New shows like “Altered Carbon” and “O Mecanismo” helped Netflix smash analysts’ subscriber estimates, and its better-than-expected second-quarter outlook soothed fears about competition from Apple Inc and Amazon.com Inc.
Shares of Netflix jumped more than 7 percent in after-hours trading on Monday to $330.30. The stock is the top performer on the S&P 500 this year, gaining more than 60 percent.
“I don’t think this is a one-time thing,” said Chaim Siegel, analyst at Elazar Advisors, “It’s very similar to the results we saw last quarter. It’s getting better.”
Wall Street expected Netflix to add 6.5 million new subscribers, according to FactSet data. Netflix topped that and also said it would bring in 6.2 million more customers from April through June, one million more than analyst predictions.
Netflix says it will spend up to $8 billion on global TV shows and movies in 2018. As it has expanded to some 190 countries, investors accepted negative free cash flow in exchange for the potential of outsized growth in future years.
In the first three months of the year, Netflix boosted original programming by 85 percent from a year earlier to a record 483 hours, according to Cowen & Co analysts.
The slate included science fiction series “Altered Carbon” and Marvel action drama “Jessica Jones.”
Non-English programming also is gaining traction, Netflix said. That includes “O Mecanismo,” which is on pace to become one of the service’s most-viewed original series in Brazil, and Spanish language heist thriller “La Casa de Papel” the most-watched non-English series ever on Netflix.
For the just-ended quarter, revenue grew 40 percent year-over-year to $3.7 billion, the fastest pace in the company’s history. The average cost of a Netflix membership rose 14 percent during that time.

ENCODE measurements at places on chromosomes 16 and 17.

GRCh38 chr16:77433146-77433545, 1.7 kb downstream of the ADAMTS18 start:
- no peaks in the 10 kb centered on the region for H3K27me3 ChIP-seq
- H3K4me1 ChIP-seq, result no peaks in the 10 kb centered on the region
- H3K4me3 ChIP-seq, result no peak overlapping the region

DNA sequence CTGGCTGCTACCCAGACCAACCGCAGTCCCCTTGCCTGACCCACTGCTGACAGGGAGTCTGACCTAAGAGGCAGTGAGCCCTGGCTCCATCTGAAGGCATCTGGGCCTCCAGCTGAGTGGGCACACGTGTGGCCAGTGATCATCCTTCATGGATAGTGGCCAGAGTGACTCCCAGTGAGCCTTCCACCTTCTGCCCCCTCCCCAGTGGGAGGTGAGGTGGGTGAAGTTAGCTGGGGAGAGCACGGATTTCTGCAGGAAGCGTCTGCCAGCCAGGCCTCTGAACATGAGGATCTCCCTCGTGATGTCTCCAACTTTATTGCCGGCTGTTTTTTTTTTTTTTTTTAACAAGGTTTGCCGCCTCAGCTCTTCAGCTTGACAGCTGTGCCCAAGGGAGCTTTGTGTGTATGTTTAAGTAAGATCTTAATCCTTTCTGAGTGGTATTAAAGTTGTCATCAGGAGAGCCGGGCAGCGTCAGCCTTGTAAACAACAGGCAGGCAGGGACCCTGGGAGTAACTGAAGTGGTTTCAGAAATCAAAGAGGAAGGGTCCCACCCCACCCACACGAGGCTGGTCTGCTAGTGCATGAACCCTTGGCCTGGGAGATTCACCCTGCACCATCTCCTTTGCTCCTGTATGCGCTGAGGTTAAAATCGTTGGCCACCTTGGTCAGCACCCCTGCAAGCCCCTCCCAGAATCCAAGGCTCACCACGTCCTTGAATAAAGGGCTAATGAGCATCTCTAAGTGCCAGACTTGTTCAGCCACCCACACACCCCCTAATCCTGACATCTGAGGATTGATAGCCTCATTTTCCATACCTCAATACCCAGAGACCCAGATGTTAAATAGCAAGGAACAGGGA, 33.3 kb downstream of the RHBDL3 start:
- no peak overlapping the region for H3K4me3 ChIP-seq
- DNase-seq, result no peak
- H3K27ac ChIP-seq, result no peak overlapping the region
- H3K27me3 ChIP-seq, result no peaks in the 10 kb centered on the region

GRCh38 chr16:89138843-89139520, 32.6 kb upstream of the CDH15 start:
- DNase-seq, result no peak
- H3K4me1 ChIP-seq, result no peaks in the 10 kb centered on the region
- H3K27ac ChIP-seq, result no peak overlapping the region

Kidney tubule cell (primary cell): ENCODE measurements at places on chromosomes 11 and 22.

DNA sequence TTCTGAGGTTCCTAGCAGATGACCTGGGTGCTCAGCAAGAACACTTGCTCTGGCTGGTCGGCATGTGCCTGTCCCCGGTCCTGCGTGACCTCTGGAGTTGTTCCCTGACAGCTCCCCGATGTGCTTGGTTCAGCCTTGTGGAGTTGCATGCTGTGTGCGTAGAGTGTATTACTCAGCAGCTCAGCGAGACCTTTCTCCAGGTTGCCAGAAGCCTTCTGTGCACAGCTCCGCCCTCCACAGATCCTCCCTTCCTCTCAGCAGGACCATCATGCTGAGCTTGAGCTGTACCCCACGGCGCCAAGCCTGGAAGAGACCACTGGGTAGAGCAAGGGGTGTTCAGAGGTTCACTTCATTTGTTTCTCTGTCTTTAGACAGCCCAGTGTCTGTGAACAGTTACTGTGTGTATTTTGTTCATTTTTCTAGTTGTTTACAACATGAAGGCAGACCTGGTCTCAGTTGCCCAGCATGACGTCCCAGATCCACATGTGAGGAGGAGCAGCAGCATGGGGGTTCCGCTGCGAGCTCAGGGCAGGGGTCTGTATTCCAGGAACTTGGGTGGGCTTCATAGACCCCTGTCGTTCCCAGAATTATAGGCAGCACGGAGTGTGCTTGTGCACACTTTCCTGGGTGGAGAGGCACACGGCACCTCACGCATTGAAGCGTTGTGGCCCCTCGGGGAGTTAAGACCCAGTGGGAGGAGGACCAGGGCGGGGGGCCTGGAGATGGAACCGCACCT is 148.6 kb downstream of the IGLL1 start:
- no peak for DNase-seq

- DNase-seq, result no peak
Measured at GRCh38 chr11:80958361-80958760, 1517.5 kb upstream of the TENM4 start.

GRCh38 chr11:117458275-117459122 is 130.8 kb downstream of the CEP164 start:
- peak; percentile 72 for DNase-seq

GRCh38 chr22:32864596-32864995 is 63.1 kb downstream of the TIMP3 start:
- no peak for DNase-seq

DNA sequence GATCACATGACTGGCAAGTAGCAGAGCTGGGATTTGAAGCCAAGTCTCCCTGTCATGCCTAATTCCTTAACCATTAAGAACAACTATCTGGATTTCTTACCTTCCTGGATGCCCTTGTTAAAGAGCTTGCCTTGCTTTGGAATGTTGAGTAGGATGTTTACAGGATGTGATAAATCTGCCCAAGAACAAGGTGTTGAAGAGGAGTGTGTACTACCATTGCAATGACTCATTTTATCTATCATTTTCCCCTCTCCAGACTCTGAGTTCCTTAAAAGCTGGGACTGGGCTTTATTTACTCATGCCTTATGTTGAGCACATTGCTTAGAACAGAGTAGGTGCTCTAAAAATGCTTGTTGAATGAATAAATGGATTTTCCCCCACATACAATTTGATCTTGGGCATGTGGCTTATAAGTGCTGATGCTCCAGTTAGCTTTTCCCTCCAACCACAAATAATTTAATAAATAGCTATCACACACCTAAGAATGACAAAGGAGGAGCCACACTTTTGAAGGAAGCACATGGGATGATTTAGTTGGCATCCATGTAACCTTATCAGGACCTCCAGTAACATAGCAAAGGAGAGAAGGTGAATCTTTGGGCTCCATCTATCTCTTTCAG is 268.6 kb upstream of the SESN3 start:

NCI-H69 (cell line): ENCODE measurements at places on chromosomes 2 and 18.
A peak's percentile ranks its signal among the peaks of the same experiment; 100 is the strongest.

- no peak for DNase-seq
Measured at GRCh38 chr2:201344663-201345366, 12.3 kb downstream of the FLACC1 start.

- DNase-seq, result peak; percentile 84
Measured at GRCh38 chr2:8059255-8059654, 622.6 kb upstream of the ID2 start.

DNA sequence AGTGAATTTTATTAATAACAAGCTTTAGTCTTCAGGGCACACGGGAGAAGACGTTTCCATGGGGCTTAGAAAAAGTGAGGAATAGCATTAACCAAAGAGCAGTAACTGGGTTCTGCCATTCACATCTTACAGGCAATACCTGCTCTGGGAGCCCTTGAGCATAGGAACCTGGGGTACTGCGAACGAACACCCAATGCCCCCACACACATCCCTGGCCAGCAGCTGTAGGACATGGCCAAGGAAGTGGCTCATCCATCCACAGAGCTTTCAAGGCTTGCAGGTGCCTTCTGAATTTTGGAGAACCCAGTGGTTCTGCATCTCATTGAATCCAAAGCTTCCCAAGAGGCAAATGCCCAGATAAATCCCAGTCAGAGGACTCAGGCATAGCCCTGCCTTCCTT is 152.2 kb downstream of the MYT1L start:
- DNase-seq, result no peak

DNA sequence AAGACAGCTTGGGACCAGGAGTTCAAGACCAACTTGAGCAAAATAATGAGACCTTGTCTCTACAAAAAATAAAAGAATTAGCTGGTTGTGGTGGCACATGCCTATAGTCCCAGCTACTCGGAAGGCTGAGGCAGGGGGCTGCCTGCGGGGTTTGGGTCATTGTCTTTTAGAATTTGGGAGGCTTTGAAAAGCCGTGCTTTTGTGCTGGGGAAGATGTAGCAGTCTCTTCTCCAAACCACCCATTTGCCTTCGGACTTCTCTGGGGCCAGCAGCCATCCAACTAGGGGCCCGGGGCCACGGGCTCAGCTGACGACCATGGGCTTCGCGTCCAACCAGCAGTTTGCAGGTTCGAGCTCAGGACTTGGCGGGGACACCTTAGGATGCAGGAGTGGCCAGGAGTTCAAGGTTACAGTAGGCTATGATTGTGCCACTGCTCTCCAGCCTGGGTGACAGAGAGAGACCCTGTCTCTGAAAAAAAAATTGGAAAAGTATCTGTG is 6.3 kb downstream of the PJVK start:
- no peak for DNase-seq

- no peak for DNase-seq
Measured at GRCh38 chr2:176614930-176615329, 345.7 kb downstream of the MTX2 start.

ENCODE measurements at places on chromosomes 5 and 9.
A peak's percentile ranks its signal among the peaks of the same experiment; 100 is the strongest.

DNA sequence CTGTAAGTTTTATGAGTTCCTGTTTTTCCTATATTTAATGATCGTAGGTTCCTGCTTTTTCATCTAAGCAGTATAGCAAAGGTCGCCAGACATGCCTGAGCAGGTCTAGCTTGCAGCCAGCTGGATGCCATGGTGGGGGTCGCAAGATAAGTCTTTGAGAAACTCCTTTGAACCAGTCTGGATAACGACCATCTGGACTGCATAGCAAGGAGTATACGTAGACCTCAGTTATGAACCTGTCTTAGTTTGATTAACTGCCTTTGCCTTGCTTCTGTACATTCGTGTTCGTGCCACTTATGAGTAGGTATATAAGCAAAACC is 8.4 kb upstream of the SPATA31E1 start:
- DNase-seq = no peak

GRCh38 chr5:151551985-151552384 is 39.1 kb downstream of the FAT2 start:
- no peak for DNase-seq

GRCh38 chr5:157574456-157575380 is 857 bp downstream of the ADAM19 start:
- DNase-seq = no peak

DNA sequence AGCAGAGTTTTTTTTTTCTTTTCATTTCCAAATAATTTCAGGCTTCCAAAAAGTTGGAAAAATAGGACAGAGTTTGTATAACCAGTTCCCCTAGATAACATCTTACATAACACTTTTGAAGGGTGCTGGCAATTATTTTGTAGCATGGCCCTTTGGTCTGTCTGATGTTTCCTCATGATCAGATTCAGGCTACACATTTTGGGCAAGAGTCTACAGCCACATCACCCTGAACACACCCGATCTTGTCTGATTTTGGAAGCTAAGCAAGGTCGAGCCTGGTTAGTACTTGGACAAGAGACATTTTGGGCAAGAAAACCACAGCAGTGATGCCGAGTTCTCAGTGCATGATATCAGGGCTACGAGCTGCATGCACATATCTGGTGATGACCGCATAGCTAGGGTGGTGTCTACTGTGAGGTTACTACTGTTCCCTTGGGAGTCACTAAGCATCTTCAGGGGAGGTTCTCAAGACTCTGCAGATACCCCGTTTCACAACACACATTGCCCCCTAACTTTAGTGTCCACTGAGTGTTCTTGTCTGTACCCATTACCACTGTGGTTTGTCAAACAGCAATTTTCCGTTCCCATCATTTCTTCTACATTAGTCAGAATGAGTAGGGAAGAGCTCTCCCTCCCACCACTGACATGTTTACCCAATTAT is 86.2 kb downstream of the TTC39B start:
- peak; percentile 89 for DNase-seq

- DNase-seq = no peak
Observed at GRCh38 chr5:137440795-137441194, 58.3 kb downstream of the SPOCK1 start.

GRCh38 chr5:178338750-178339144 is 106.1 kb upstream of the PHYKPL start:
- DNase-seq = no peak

“Subscribers are accelerating even at higher pricing,” BTIG analyst Richard Greenfield said. “Content spend is having a direct effect on its subscriber growth.”
In a quarterly letter to shareholders, Netflix said it will “continue to raise debt as needed to fund our increase in original content,” adding that its debt levels were “quite modest as a percentage of our enterprise value.”
The company’s market capitalisation stands at $137.2 billion, more than double a year earlier.
But it faces growing competition as technology companies such as Apple and Amazon pour money into premium programming, international rivals jump into streaming and traditional media companies pursue digital customers.
Walt Disney Co will stop supplying new movies to Netflix starting next year and will start its own streaming service for families.
Netflix has signed up more than half of all U.S. broadband households and is building its customer base globally. At the end of March, its customer ranks had swelled to 125 million.
Investors have appeared bullish on the company’s ability to add more members. Netflix recently traded at 93 times expected earnings for the next 12 months, versus Amazon at 133 times earnings and Disney at 17 times earnings, according to Thomson Reuters data.
Net income rose to $290.1 million, or 64 cents per share, in the quarter ended March 31 from $178.2 million, or 40 cents per share, a year earlier.
Revenue grew 40 percent year-over-year to $3.7 billion, the fastest pace in the company’s history, thanks to the increase in new subscribers and a 14 percent rise in the average cost of a Netflix membership.